A serious problem for diabetics is getting a foot ulcer which can eventually lead to the need for an amputation. Diabetic foot ulcers have been found to have a 50% mortality rate within five years, globally. Footcare can be an important part of preventing that.
But Bloomfield explains that getting prescription footwear that is exactly the right size can involve months of back-and-forth for modifications.
“[The footwear] costs about £700 per pair to the NHS and it’s very heavy, it's very clunky, it's very ugly, which means people don't wear them.
“What we do is flip that upside down and say we'll deliver it in two weeks for £300 to £400, and it'll be a fashionable piece of footwear. So it's stylish and comfortable and therefore the patient will wear it.”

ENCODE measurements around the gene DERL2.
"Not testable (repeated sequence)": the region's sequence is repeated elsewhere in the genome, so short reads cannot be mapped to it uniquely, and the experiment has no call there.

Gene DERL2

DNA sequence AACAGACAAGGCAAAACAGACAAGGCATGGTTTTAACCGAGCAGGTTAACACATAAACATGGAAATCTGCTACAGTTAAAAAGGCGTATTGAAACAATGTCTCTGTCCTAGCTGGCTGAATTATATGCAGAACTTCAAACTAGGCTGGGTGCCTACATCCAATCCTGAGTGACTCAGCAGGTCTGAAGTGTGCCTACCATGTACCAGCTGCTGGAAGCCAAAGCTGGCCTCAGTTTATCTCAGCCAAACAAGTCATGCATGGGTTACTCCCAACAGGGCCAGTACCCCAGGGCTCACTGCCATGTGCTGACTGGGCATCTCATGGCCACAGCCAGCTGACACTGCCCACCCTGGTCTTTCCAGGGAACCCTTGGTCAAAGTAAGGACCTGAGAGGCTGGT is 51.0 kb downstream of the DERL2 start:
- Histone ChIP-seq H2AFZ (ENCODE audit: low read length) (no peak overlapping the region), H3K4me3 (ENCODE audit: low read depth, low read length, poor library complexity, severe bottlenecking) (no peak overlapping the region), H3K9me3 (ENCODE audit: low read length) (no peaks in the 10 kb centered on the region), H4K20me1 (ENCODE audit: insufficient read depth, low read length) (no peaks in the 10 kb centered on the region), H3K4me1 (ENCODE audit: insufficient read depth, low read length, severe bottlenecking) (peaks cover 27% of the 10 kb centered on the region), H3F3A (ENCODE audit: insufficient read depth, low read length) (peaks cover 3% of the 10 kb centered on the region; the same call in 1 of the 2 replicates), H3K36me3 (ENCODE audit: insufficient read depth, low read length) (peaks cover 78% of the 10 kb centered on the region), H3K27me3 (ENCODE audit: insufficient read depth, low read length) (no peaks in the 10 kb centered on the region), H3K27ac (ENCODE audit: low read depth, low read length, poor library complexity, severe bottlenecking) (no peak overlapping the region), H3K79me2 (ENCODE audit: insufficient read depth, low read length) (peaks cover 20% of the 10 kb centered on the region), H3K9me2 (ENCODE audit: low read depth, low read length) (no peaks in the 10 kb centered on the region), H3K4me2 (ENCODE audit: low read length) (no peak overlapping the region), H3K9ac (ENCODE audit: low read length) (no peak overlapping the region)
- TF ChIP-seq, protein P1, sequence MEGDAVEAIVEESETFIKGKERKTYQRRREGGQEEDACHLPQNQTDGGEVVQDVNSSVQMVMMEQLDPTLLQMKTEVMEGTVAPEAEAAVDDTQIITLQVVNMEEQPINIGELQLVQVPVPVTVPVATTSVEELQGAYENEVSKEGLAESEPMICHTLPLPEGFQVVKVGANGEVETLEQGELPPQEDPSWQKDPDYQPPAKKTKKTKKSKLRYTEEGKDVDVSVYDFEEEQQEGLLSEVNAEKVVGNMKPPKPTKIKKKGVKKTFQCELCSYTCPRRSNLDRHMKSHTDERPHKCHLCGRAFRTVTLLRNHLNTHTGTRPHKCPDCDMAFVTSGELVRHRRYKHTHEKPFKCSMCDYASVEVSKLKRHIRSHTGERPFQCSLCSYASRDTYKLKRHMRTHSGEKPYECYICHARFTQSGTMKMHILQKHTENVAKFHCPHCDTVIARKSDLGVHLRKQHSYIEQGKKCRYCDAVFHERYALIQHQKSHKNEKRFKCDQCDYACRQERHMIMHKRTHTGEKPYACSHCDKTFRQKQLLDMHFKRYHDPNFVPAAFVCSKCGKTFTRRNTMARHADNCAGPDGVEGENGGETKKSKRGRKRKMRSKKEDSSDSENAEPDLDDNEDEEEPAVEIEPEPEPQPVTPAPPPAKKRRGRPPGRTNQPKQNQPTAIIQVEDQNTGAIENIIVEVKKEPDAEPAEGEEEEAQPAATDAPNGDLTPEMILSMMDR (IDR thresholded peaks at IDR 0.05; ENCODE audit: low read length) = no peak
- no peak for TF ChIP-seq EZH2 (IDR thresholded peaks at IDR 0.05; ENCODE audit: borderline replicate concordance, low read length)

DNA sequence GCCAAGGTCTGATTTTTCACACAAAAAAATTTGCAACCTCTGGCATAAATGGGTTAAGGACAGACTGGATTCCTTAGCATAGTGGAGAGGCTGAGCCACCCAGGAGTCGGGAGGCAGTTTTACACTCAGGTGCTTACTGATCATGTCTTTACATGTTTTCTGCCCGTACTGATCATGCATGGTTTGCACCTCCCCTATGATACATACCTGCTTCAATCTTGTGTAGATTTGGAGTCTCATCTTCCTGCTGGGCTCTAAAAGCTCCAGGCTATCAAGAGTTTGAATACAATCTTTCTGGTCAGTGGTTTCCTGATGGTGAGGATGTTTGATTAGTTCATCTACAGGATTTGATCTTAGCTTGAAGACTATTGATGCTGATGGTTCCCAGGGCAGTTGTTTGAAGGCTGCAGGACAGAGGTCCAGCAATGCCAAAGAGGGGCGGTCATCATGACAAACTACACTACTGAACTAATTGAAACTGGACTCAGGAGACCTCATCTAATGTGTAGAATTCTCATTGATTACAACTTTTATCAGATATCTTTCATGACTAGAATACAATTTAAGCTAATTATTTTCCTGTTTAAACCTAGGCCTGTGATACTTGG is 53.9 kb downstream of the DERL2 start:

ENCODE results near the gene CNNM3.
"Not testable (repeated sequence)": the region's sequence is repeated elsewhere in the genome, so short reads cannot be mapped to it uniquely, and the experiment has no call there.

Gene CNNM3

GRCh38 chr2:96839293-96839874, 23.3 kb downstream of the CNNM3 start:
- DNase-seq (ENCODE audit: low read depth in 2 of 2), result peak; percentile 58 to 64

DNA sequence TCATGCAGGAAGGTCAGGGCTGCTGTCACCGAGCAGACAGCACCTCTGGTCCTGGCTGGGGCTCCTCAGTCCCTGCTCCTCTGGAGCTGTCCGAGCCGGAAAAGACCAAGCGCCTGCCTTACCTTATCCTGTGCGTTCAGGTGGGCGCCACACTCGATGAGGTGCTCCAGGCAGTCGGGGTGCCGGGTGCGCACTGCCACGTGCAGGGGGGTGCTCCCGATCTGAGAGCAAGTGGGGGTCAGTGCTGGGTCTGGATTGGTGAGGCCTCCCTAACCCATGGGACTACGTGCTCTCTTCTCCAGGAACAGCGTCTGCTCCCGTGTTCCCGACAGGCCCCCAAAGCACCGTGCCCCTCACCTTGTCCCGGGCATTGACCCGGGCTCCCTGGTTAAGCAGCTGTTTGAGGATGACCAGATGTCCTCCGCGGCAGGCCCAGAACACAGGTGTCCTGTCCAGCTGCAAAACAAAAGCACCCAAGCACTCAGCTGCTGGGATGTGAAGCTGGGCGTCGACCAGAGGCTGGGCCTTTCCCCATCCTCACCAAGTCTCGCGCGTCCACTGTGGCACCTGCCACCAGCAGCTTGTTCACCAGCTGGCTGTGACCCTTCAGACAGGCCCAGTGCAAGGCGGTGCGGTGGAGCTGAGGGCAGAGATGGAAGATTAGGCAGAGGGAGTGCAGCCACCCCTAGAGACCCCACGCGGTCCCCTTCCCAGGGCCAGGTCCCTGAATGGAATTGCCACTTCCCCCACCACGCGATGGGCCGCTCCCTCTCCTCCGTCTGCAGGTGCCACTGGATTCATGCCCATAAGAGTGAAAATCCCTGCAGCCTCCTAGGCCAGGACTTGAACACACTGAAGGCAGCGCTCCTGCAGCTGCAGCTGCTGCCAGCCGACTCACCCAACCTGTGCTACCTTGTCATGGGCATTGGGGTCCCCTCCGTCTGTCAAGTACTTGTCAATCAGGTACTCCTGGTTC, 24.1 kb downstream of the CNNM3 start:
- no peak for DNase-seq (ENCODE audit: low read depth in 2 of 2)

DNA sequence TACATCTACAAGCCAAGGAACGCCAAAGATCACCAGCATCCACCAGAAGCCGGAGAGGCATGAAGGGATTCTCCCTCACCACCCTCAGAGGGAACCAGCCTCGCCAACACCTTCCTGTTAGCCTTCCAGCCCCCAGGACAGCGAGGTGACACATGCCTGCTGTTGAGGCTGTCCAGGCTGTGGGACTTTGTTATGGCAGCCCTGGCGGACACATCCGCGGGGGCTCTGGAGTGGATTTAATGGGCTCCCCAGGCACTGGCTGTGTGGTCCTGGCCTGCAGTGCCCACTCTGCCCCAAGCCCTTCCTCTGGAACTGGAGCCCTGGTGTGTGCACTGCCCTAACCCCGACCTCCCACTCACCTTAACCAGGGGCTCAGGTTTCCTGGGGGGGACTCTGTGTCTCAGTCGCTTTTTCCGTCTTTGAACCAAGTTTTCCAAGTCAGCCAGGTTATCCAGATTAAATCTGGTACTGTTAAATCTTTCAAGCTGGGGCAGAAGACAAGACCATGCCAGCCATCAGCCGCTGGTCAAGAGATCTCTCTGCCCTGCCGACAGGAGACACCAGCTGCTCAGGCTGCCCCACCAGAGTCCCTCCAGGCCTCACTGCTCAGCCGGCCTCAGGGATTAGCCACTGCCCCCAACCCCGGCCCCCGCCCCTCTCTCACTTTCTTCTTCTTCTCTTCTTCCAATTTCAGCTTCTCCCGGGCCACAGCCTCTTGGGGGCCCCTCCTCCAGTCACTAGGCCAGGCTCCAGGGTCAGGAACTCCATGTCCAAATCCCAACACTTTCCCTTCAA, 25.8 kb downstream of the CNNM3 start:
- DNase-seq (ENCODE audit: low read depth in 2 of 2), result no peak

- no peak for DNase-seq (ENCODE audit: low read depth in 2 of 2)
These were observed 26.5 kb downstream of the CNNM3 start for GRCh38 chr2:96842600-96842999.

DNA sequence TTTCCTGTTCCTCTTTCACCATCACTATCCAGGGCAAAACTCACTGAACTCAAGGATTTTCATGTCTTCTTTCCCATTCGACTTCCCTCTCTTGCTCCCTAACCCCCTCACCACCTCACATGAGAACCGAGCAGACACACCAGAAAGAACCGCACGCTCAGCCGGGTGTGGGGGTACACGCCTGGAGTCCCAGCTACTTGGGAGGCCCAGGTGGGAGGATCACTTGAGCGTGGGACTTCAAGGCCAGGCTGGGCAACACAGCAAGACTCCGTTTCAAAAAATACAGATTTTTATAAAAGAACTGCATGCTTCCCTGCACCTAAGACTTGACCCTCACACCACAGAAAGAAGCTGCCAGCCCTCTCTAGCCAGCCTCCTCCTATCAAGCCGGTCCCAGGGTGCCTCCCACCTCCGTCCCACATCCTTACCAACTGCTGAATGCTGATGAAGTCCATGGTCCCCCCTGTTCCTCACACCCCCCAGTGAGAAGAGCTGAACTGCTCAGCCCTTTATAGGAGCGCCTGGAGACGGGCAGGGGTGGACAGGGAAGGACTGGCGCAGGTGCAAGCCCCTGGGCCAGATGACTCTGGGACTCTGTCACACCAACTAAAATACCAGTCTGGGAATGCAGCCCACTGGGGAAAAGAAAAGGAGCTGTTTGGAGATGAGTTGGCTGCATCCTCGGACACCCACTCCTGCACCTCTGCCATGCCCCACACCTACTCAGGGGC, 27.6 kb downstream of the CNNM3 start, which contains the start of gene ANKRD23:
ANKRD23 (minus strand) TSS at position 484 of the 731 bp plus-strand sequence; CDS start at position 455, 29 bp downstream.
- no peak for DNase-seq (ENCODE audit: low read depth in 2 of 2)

Bloomfield co-founded Fyous with Joshua Shires in 2020.
The pair have backgrounds in engineering, and Shires previously founded mobile phone accessory company Mous. This led to him spending time living in China. It was there that he met a shoe designer, who explained to him the simplistic way shoes are designed to emphasise aesthetics over fit.
Living back in the UK due to the Covid pandemic, he met Bloomfield and decided to explore a new way of developing footwear. Fyous was born, with Shires focusing on product development, while Bloomfield leads the commercial side of the business.
Bloomfield says Fyous is now a team of eight. That consists of the two co-founders, three engineers, two production staff, and a creative lead.
Fyous initially planned to produce orthotic inserts for shoes, as there is big consumer demand for these specialist insoles.
“But we learned very quickly that an orthotic is only as good as the shoe it goes into,” says Bloomfield.